Femdot Gives Back With Delacreme Scholarship Program
Written by Vocalo Radio on March 28, 2020
Femdot is a Chicago based rapper, songwriter, and activist who’s been rapidly making a name for himself in both his music and his charitable works.
With the release of his project 94 Camry Music Femdot aimed to capture the spirit of freedom and independence that one feels in their teens when they get their first car. The vehicle becomes a catalyst for life lessons, pain, joy, and connection.
We sat down with Femdot to discuss his songwriting process, his 1994 Camry, and the Delacreme Scholarship Program which he founded while he was a student at DePaul to help other students find the financial resources to stay in school.
Bekoe: You’re not new to Vocalo. Vocalo family is very familiar with you. But for those that may not be, let’s break down how you got your start with a music career.
Femdot: Yeah, so I’ve been rapping since I was like 16 years old. I’ve pretty much always been rapping. When I came back to Chicago in 2014, after going to school at Penn State in 2014, from there I just kinda got really engrossed in the scene, trying to make a name for myself. I released a series of projects and built everything from ground up. But yeah, I’ve been in it for for quite some time.
You put out a couple of amazing projects but let’s talk about your 2019 release, 94 Camry Music. Can you break down this title?
My first car ever was a 1994 Camry. I got the car when I was 16. It was a family car. My sister had it when she went to school. My sister drove it from where she went to school in Houston all the way to Chicago so I could have it. So that’s Killa Cam, that’s my baby. It’s my best friend. I went through so much in that car.
You know, you have a whole new sense of freedom with your first car. So for me, the sound that came out of that car, a lot of the stuff that I listened to through that speaker, helped develop me as a person. Later, I wanted to make music that encapsulated that feeling and captured that idea of being free and in your car. All the lessons I’ve learned and all the stories that happened in that car.
Another thing that I appreciate from you is the “Delacreme” scholarship. How did the scholarship come about?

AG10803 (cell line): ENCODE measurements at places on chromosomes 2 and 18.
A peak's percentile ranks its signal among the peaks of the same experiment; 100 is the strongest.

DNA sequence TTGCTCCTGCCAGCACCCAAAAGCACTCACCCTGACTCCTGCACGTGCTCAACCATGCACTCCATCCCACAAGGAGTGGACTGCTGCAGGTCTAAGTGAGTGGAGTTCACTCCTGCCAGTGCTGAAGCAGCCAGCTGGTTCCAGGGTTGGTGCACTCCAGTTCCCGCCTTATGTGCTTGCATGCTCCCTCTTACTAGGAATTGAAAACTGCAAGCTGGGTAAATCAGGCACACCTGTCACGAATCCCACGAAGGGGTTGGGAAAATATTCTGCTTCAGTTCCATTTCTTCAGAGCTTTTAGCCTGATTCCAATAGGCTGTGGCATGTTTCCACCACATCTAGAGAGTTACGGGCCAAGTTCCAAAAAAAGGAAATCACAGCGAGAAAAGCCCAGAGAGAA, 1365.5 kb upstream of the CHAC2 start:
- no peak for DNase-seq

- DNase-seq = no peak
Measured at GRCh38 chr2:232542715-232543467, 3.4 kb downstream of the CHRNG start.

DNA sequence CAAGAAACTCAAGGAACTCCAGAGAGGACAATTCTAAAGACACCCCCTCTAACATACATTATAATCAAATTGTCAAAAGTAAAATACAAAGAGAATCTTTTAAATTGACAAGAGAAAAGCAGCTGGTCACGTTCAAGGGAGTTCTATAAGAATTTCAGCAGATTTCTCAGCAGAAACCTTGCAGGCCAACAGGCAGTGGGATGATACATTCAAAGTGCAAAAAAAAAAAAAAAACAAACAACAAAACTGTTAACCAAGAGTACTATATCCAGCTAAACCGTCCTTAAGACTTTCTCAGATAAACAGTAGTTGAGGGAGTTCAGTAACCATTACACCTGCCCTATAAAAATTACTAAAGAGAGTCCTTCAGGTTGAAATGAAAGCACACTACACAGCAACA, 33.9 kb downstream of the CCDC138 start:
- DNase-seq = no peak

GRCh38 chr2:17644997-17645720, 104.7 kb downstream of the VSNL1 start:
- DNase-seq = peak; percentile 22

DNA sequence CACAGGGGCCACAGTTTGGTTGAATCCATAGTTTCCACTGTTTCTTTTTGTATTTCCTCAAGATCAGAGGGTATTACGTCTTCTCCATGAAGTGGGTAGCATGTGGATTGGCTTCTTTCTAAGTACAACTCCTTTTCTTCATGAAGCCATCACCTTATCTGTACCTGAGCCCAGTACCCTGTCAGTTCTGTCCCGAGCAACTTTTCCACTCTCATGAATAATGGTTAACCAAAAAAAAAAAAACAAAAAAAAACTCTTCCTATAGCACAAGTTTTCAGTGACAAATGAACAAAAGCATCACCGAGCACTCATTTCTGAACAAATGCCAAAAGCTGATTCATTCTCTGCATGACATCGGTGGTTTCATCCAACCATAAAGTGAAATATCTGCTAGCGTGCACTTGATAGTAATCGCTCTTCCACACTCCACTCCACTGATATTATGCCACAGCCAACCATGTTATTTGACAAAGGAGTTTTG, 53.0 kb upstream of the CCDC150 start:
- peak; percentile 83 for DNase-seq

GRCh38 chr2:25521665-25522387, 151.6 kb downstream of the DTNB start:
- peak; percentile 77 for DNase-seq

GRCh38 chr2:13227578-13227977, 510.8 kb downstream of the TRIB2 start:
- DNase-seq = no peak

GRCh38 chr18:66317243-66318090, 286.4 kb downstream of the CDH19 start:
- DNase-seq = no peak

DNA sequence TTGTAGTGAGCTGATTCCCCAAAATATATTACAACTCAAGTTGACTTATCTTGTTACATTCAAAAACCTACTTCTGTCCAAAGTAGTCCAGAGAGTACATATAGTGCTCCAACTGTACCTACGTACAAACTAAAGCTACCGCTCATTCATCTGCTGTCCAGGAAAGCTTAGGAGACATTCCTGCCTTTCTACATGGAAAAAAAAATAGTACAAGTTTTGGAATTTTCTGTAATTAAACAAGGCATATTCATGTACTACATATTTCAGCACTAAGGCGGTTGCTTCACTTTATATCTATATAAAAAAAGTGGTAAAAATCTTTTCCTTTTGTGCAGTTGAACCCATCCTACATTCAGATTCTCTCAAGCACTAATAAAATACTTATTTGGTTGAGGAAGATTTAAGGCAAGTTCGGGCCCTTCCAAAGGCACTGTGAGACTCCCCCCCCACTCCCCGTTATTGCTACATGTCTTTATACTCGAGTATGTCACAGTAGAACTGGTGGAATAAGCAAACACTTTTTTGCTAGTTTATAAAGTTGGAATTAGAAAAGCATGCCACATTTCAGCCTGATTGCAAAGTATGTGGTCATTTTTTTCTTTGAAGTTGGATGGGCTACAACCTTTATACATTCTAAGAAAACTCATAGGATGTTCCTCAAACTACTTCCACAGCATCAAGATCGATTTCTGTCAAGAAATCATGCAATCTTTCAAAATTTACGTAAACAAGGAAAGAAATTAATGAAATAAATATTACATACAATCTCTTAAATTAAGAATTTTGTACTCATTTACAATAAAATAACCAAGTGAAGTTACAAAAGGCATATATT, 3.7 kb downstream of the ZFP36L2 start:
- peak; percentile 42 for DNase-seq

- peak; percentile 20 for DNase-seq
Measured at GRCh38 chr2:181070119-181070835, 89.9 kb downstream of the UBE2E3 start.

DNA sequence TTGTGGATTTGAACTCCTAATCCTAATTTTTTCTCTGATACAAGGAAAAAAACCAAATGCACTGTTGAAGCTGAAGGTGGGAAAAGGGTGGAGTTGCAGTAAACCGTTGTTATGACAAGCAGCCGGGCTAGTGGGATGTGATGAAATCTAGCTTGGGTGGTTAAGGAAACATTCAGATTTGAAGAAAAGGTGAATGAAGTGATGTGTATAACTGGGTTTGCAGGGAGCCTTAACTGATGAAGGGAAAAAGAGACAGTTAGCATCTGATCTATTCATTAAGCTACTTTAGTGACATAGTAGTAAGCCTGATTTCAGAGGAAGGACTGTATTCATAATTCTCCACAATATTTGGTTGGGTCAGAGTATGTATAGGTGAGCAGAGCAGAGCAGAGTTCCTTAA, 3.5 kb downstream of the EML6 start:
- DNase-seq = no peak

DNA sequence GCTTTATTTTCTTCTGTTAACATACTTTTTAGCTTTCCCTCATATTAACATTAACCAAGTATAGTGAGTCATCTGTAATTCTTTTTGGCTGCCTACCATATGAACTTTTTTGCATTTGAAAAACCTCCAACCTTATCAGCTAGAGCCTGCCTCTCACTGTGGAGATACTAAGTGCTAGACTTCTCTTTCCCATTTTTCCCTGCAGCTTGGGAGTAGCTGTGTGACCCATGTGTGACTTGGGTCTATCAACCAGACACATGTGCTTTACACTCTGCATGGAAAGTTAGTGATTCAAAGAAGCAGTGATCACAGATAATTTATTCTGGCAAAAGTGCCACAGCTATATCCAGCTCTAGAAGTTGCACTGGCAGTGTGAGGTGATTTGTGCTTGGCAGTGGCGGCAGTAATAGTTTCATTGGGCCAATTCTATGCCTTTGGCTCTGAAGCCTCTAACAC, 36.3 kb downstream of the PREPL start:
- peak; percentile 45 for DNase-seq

I graduated from DePaul in 2018 and we started the scholarship that following December. I had a show for my project Delacreme 2 and I wanted to give the proceeds to different students at DePaul just because being a Black student in any college but specifically at PWI (predominantly white institutions), it’s hard to get funded, especially in the middle of the year. That’s when your money runs out, that’s when your financial aid runs out, you have holes in your account, all types of things.
For years, I scrambled trying to find some extra funds so I that I could stay in school. So, once I graduated, I wanted to create a resource for folks going through the same struggle. So we were able to do it the first year. We were able to take two students from my Alma Mater and give them some money so they can stay in school. And going into year two, I started putting aside a fund just as I was doing more stuff and kind of growing musically.
We were able to set up a non-profit, Delacreme Scholarship Program, to award students this year. So this year was cool too because we were able to like help six students – two from my Alma Mater and four outside of my Alma Mater – to go to school in Chicago … or students from Chicago to go to school elsewhere. And now I’m trying to grow and involve myself not only here but also abroad in Nigeria where we’re giving out notebooks. So I’m just trying to really help all the communities that I’m part of.
I saw a Tweet not too long ago about you possibly dropping new music. Is that true?
Yeah, I’m thinking about it. I’m sitting on so much. I just might, you know, for the love of the quarantine.
How has the coronavirus affected you?
I think the same way it affected all the freelance people or artists, you know, gigs are cancelled, the checks are delayed. What a lot of people don’t understand about being any sort of a freelance artist is that many of us who are DJs, visual artists, videographers, photographers, managers, technically, although you work for yourself, you’re at the hands of other people. You’re waiting for people to mail you the checks, you’re waiting for people to pay for tickets for shows, you know… And right now money is just slowing down, and you have to find other ways to make money, other ways to keep yourself afloat.
With everyone self-isolating themselves, what have you been doing to pass the time?
I was recording a lot. I mean, I’m always recording a lot. But I was starting to notice that I was burning myself out. So I kind of had to do other stuff. I read, I do yoga, caught up with my mom the other day and cooked some of our favorite food. I’m trying to start watching TV again ’cause I don’t ever watch TV. So, trying to maybe catch up on some of the Netflix shows. But, obviously, I’m still working on the music. I’m teaching myself how to play the piano. Stuff like that.
Interview by Bekoe
Edited for length and clarity by Seamus Doheny
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